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Extreme Good Taste

When the TV circus pulls out of town, it leaves behind some wonderful work.



Decorators used soft blues and greens with a dash of chili red to reflect Miss Rose’s personality. Photograph by Thom ThompsonRose Morgan had lived in the three-story twin home in Wilmington for 30 years and had mused about fixing up the place for most of them.
She got her wish and then some when builder Steve Anderson of Anderson Homes in Middletown and the crew of “Extreme Makeover: Home Edition” transformed the fading duplex on Clayton Street into new, state-of-the-art homes for both Morgan and her longtime and much beloved neighbors, Ju-Juanna Latif and her four children.
But when the cameras started rolling, TV viewers got a grand tour of the Latif home and only a glimpse of Morgan’s half because the episode, planned as a two-hour special, was trimmed to one hour.
“That’s show biz,” says Morgan, a 70-year-old retired librarian with a theatrical flair.
On an exclusive tour for Delaware Today, the lady of the house said her new home is a joy, a place where she can sip iced tea with friends, read a book, or curl up on the sofa and lose herself in a soap opera.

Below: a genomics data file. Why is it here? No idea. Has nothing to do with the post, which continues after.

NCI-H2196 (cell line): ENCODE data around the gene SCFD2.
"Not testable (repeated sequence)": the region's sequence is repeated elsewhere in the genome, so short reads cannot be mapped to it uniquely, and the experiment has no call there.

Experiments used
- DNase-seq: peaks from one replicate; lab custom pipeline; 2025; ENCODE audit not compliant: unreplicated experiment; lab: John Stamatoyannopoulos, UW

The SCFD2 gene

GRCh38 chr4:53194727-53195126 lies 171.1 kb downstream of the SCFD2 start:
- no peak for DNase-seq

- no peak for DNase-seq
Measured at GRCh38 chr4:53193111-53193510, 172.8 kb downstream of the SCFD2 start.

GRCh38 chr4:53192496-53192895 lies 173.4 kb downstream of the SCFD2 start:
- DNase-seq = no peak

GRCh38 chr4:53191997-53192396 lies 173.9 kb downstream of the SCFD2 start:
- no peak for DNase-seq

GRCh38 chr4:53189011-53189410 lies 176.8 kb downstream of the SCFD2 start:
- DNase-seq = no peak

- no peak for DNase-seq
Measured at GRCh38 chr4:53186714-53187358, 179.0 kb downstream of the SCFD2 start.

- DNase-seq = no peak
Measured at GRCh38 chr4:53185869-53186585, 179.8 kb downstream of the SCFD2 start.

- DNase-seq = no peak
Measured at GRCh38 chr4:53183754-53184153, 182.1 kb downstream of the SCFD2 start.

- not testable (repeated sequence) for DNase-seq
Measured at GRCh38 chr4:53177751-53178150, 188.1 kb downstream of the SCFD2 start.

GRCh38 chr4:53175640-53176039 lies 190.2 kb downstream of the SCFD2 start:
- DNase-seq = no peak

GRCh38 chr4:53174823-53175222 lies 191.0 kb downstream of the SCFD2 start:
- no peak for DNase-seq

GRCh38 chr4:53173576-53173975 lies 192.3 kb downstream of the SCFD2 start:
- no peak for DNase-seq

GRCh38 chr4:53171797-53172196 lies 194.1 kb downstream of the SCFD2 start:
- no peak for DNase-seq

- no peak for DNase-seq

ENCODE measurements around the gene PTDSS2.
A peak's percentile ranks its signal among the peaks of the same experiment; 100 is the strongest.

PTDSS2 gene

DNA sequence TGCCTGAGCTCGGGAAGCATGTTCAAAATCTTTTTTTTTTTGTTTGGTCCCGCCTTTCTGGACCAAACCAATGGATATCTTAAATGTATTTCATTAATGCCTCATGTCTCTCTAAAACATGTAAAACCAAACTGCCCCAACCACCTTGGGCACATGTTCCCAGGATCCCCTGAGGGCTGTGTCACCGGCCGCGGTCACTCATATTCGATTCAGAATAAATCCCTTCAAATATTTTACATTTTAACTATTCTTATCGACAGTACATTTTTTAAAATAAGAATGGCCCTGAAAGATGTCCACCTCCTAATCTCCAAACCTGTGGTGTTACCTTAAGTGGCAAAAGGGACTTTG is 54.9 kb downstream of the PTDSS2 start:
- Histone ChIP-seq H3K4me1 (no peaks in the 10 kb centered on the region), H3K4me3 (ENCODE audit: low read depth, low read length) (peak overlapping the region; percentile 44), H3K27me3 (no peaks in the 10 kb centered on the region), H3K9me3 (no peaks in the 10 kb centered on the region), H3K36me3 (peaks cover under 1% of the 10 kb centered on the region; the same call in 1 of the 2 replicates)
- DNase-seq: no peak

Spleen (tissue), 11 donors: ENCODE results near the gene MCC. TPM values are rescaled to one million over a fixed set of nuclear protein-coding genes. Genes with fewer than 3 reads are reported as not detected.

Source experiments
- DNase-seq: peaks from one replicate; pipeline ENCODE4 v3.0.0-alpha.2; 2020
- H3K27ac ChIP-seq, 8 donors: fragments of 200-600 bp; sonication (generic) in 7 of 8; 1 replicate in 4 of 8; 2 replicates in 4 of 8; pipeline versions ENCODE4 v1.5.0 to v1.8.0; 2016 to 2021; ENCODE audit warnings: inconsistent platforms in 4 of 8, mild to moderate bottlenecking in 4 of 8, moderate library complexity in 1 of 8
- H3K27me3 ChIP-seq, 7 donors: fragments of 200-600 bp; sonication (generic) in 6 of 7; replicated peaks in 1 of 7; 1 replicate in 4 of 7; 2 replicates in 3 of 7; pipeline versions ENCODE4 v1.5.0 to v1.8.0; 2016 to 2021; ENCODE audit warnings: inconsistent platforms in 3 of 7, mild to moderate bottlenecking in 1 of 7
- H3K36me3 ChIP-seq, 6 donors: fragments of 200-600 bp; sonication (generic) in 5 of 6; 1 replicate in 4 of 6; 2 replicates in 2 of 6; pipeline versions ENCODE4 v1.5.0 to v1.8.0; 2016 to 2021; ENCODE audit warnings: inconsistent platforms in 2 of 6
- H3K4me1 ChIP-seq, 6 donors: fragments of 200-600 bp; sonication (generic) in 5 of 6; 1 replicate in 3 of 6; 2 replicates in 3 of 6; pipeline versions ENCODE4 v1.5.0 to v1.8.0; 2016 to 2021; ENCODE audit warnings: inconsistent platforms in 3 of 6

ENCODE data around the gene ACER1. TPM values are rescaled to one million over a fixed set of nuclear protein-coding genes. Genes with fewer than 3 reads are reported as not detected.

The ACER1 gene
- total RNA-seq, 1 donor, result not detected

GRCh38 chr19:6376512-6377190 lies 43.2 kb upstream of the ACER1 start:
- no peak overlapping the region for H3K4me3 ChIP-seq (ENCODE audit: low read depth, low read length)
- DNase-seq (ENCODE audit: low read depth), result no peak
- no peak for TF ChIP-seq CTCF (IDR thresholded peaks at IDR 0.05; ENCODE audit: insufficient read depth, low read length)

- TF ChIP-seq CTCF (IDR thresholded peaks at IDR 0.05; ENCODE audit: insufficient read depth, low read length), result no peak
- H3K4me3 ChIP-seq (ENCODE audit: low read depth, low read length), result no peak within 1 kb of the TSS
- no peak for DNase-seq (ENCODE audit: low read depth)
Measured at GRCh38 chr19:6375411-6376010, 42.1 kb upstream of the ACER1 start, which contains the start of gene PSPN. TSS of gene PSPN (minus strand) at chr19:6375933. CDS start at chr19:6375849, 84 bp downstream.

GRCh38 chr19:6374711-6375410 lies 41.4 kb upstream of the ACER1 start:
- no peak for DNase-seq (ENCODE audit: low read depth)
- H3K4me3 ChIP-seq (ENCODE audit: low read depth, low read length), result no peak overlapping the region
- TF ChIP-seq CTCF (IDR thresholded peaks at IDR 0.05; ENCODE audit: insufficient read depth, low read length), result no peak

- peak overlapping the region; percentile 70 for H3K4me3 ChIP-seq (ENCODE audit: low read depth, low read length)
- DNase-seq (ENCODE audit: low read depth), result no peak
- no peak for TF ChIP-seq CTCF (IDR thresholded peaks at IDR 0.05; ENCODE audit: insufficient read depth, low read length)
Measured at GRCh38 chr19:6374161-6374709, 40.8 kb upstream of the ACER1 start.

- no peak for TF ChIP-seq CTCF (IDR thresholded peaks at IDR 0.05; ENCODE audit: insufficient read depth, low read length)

The decorators created a design that reflects the soft greens and blues Morgan has loved for years—with a dash of the chili pepper red that reflects her ebullient personality.
An elegant foyer, defined by columns, opens to an inviting living room. Morgan, a gifted seamstress, appreciates the dressmaker details—covered buttons, pleats and cording—on the sofa and chair and a half. Curtains in a rose-colored lattice print contrast with a teal accent wall. There’s a small étagère for figurines she collected while touring Egypt.
The spacious kitchen includes a built-in cushioned banquet with pull-out drawers underneath to maximize storage. The designers added a big table and X-back chairs to create a glamorous dining area.
“This used to be a bunch of little rooms with a separate dining room,” she says. “Now it’s open and so much brighter.”
X-back chairs and a large table create glamour in the dining area. Photograph by Bob Narod PhotographyKitchen cabinets from KraftMaid are glazed in soft cream. They came stocked with new dishes, glassware, utensils and pots and pans. For the first time in her long life, Morgan has a garbage disposal.
She opens the doors beneath the sink and pulls out a custom rack designed to hold towels. Slender panels on either side of the sink open to reveal slots for cutting boards and cookie sheets, and narrow shelves for plastic wraps and aluminum foil.